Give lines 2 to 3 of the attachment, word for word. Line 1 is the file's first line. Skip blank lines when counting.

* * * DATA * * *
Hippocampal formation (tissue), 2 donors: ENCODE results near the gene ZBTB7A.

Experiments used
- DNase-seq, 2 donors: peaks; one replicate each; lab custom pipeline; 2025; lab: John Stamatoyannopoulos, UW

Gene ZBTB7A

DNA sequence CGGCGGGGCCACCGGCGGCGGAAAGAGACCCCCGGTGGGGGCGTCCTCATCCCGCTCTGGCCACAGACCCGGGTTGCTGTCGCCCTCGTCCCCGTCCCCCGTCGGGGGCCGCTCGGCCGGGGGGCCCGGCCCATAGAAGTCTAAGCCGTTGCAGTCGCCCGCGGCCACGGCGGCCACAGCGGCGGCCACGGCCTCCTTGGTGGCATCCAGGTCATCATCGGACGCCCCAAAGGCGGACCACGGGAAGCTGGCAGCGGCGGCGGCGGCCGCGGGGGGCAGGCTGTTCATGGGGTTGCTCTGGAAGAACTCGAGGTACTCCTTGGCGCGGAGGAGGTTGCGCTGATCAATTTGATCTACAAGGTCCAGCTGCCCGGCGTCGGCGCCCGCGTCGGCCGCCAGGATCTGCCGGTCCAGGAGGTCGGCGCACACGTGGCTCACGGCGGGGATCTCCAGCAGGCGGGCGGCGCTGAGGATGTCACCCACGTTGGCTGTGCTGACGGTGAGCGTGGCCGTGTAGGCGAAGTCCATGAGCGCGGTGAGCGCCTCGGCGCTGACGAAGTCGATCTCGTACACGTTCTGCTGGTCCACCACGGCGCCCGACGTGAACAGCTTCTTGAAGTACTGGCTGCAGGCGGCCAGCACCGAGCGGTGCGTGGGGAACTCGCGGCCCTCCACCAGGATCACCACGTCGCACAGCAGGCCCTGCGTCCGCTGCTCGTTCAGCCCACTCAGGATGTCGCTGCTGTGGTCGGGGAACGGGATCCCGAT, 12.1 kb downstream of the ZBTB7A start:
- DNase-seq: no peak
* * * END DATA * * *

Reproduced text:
Experiments used
- DNase-seq, 2 donors: peaks; one replicate each; lab custom pipeline; 2025; lab: John Stamatoyannopoulos, UW